“If you go through training, you’re going to meet Jeremy,” recalled Tia Q. Le, a co-worker Hendley trained when she first began working at the casino three years ago.
Le said she remembers Jeremy as “a very good dresser,” a “kind soul” who “never got frustrated at any of the students,” and as “hands down, the best dealer I’ve ever seen.”
“He was brilliant — you know the minute you see him,” Le said. “You have to know, mentally, a lot of math. You have to do it really quickly. And he was so fast.”
“I was so lucky to have him as a teacher. I don’t think I would have been as successful as I was without him,” she added.
Luanne Lee, who worked alongside Hendley in the Chickasaw Nation’s training department for five years, said he was known at work as “a good person, but also the trainer — the person to go to, the person that knew it all.”
Hendley was put in charge of managing Blackjack, Ultimate Texas Hold ’Em, Jackpot Hold ’Em, Craps, and Roulette, among other table games at the casino, according to Lee.
“Every game that the Chickasaw Nation trains, he knew it — even poker,” Lee said.
Hendley was “like one of my own kids,” she added.
Co-workers also remember Jeremy Hendley’s sense of humor and knowledgeability.
“The Riverwind Casino community loved him,” Lee said. “He was the backup for everything: ‘Go to Jeremy. Let’s ask Jeremy. He’ll know.’ Everyone just loved him.”
Attending Harvard Law School was Jeremy Hendley’s ultimate dream, according to his friends and family. When he learned he was accepted, Hendley was “the happiest person in the world,” Lee said.
“I got to see him every day with a smile from ear to ear on his face, walking five feet off the ground,” Lee said. “He was the proudest and the happiest person that I’ve ever seen.”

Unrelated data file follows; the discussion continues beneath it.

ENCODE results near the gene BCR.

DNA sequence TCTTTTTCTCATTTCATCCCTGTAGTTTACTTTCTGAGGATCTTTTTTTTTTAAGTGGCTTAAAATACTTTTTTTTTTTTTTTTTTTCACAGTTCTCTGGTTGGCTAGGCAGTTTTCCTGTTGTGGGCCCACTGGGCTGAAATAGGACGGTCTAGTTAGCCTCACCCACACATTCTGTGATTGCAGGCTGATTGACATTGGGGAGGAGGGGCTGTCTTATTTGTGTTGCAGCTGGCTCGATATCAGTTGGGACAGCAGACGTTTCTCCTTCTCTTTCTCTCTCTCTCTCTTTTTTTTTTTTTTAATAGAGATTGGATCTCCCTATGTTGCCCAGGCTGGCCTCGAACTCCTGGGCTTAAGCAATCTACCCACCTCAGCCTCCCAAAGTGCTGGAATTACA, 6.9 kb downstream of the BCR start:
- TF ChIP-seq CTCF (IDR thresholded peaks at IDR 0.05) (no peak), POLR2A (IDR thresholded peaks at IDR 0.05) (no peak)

Brian T. Broderick, a first-year Law School student who was in Jeremy Hendley’s section, said he first met Hendley online over the summer via LinkedIn and Slack.
“I got the sense that he was friendly,” Broderick said. “I got the sense that he was really looking forward to coming to Harvard and being part of the HLS community. Nothing but positive.”
When the two finally met on campus during the Law School’s first-year orientation, they instantly bonded.
“I really got the impression that he was someone who was very giving and very selfless — that he was at HLS to do things that were bigger than himself,” Broderick said.
“He didn’t seem like someone who was into this for his own goals or someone who just wants to line his own pockets,” he added. “He really wanted to make a difference.”
After he was accepted to Harvard Law School last spring, Hendley set his eyes on a career as an immigration attorney.
“He really admired that Harvard had a DACA clinic, and that was something that he was looking forward to doing,” Alma Hendley said. “He went out of his way to help people, and I know people say that a lot about their loved ones, but Jeremy was an on-call guy all the time.”
Pappas said she remembered Hendley’s eagerness to mentor her students at East Central University after he was accepted to HLS, offering to help them on the LSAT and seek out letters of recommendation.
“He was 100 percent helpful and positive all the time,” she said. “Couldn’t wait to help other people.”
—Staff writer Ryan H. Doan-Nguyen can be reached at firstname.lastname@example.org. Follow him on Twitter @ryandoannguyen.
— Staff writer John N. Peña can be reached at email@example.com.